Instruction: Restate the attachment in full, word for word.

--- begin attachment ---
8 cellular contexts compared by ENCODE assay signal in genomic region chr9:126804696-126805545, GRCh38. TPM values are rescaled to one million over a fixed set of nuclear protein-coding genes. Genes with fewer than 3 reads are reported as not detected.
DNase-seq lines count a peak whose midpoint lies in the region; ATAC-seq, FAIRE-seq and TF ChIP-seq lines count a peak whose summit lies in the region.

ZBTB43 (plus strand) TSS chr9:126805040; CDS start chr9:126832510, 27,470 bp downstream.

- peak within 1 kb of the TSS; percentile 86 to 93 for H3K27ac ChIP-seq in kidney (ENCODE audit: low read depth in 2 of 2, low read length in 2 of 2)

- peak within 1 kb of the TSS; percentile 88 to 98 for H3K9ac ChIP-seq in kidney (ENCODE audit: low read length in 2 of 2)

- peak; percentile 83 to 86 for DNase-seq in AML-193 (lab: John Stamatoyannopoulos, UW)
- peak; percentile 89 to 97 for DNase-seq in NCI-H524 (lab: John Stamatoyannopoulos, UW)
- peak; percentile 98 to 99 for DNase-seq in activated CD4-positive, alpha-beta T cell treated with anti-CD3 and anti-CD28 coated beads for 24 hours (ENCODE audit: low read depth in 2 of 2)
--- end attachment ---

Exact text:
8 cellular contexts compared by ENCODE assay signal in genomic region chr9:126804696-126805545, GRCh38. TPM values are rescaled to one million over a fixed set of nuclear protein-coding genes. Genes with fewer than 3 reads are reported as not detected.
DNase-seq lines count a peak whose midpoint lies in the region; ATAC-seq, FAIRE-seq and TF ChIP-seq lines count a peak whose summit lies in the region.

ZBTB43 (plus strand) TSS chr9:126805040; CDS start chr9:126832510, 27,470 bp downstream.

- peak within 1 kb of the TSS; percentile 86 to 93 for H3K27ac ChIP-seq in kidney (ENCODE audit: low read depth in 2 of 2, low read length in 2 of 2)

- peak within 1 kb of the TSS; percentile 88 to 98 for H3K9ac ChIP-seq in kidney (ENCODE audit: low read length in 2 of 2)

- peak; percentile 83 to 86 for DNase-seq in AML-193 (lab: John Stamatoyannopoulos, UW)
- peak; percentile 89 to 97 for DNase-seq in NCI-H524 (lab: John Stamatoyannopoulos, UW)
- peak; percentile 98 to 99 for DNase-seq in activated CD4-positive, alpha-beta T cell treated with anti-CD3 and anti-CD28 coated beads for 24 hours (ENCODE audit: low read depth in 2 of 2)